GDPR for Psychotherapists - Main ideas about implementation

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One in a series

This is one in a series of interconnected blogs about applying the GDPR(2016) law for psychotherapists in the UK. The blogs are somewhat independent, but it would be best to first read the Overview and Introduction blogs, to orient yourself to the wider context and give background.

Disclaimer: these are only my opinions. I am not a lawyer. This is not legal advice, but just sharing how I as one (technically informed but not legally trained) person subjectively interpret the GDPR that will become effective on 25 May 2018.

No affiliation

I do not get paid for, or get any other consideration, and don't have any affiliate arrangements with the organisations, companies or individuals I mention or their products or services. I do use many of the software applications I mention, but receive no discount or anything for mentioning them.

Main sources

The most fundamental source is the law itself. To give a taste, I include some salient quotes in the blog on legal matters. This is a good online version of the full text, with search capability and nicely organised in sections.

The second-most important source is the ICO. There website is pretty authoritative for the UK, and extensive. A slight disadvantage is that it uses links to the fullest extent, and is a bit sprawling. It also covers various stages of the transition of DPA to GDPR, and periods of consultation about the UK implementation. But it is possible to find answers to most questions there.

The ICO site itself is The best source about GDPR is the ICO itself, through its website. Some salient links to consult: Registration

General guide to GDPR


Lawful basis for processing


Contract as lawful basis

Right to be informed


The third range of sources is advice from our professional organisations, and from individuals, either therapists or lawyers, who specifically speak about GDPR for therapists. Despite the higher degree of relevance, all organisations in this category only express opinions, and cannot be taken as gospel truth. Let alone individuals, even lawyers, and including myself -- opinions!!

Some links: GDPR for Therapists Facebook group

BACP on GDPR general

BACP legal details

BACP Peter Jenkins article


Blog by Karen Emery

Status of sources

Different sources have a different standing. The GDPR is of course central. It is a model example of a well-written law that can be read, and made sense of. However, it is clearly a real law too, which means that even now, and certainly over time, parts of it will be interpreted, so that a simple reading and using words in a common-sense way may not be sufficient to get its meaning.

The ICO is the Supervisory Authority for the GDPR in Britain. So its words, while not law, carry a lot of weight, and can to a great deal be relied on.

Any other inputs, even from our professional organisations such as BACP, even from lawyers, or from our insurers, are only opinions. In the end they will not absolve us from our personal responsibility for our choices and actions in the face of the law.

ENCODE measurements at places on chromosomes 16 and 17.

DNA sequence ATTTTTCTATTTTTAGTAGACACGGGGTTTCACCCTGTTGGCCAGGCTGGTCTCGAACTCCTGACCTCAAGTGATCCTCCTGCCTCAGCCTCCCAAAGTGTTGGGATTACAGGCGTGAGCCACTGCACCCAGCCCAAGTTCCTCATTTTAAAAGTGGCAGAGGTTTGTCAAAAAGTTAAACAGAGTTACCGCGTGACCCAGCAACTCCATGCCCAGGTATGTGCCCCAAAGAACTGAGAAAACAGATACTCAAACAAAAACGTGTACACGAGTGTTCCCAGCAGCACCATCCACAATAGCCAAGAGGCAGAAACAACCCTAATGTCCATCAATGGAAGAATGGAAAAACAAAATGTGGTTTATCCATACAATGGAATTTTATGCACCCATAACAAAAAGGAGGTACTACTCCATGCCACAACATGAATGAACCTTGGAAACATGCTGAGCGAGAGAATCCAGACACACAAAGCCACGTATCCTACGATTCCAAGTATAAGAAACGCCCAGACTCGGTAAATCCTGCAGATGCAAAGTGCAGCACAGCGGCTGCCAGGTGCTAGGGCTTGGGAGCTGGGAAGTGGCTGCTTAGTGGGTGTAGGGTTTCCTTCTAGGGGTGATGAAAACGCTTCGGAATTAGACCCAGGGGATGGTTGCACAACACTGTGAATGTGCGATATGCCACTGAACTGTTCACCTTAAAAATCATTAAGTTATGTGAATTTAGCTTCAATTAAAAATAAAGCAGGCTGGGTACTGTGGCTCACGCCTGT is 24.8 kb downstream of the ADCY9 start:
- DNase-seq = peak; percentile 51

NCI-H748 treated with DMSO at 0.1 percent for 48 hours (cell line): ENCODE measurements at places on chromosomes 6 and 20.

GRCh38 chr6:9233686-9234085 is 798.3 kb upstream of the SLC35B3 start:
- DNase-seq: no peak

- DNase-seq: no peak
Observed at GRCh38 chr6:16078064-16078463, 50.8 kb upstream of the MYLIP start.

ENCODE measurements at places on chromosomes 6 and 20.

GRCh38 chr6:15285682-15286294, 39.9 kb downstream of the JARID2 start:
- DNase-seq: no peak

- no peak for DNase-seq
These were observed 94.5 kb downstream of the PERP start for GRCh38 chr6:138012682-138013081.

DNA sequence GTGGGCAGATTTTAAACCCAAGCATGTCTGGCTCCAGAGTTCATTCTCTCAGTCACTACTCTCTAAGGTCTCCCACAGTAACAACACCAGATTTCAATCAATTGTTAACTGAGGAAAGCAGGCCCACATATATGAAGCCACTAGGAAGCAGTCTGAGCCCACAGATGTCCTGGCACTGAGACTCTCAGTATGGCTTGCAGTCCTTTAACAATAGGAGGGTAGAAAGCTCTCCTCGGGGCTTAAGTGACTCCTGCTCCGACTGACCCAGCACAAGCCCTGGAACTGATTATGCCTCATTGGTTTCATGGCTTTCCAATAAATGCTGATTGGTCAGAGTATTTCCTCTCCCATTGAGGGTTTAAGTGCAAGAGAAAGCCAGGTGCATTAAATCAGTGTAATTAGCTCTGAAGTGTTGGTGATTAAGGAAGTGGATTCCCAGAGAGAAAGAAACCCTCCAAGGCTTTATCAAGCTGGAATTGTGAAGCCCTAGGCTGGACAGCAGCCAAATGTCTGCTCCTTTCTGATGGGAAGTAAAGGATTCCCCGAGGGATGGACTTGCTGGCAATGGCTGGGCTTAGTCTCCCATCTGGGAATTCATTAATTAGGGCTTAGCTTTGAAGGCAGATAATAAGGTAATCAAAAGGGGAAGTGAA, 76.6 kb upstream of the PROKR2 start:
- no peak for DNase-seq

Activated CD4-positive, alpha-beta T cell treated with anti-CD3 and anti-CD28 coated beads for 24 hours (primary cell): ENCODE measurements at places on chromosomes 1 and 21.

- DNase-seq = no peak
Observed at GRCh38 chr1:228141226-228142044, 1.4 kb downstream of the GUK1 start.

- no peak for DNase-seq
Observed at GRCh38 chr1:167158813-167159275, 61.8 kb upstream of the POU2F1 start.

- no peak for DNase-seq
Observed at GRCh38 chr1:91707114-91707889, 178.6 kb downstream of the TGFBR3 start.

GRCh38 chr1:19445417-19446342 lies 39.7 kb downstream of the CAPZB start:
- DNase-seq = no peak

Some of the things you need to do

Analyse what you have

Familiarise yourself with the legal requirements of the GDPR. You are responsible for what you do with the "personal data" (anything personal, starting with a person's name and address) and "special category data" (anything that's at all sensitive, or clinical. Session notes; notes of an intake interview; "diagnosis") of your clients. There are no easy cookbook solutions that you can copy from others. You must review your own unique individual situation, and implement the law for yourself.

Review the data you hold, where you hold them, who has access to them (incl IT providers and specialists), who you communicate with or send data to, and your communications with or about clients

Review the justification for holding and processing client personal data. This is central to the law; you have to take a position in the light of the options of the GDPR (Art ).

Review the paperwork you exchange with clients, and your contract or agreement.

Inventorise and review any privacy statements or notices you currently have.

Consider any procedures or policies you have in place now, especially any processes regarding the obtaining of consent.

Actions to take

  • Register with the ICO for about £40 per year. For the standard psychotherapist I describe, there is no doubt imo that you need to register.
  • Decide what the "lawful purpose" (Art 6) or lawful basis is for the data processing you do. And if you handle "special category" data (Art 9; used to be called "sensitive data" under the DPA), determine under which category of Art 9 you are allowed to process them. Document the choices you make and the reasons for making them. This is a central part of the process, and triggers a number of consequences.
  • Create a customised right-for-you privacy notice or privacy statement. Some will have two, one on the website, one to exchange with clients. Others will have one. Some will incorporate it in a contract with clients. You need to think it through.
  • Adjust and probably rewrite the contract or agreement you have with clients. Under the GDPR it is easier and safer to have written agreements or contracts with all your clients.
  • Redo any procedures and policies you have. And implement these. You need policies for the following:
    • How to handle a request for access to the data you hold
    • How to detect, report and investigate a data breach. Most data breaches need to be reported, initially to the ICO, and probably, in consultation with them, to your clients - unless it is clear that your protection was so good (e.g. through your encryption systems), that you and the ICO are convinced that despite your stole laptop or the hacking into your system, it is very unlikely that the attackers were able to access the actual personal data.
    • Data retention, i.e. how long you hold them, category by category
    • How you delete data in according with the data retention policy, or on request
    • The way in which you protect your computer hardware and mobile phone, and the software you use for communicating with clients (email; messaging; Skyping/ VoIP), for storing or processing client personal data, and your backup arrangements. Make appropriate changes, including introducing encryption. If you have any degree of encryption or serious security in place, you will need to use a password manager.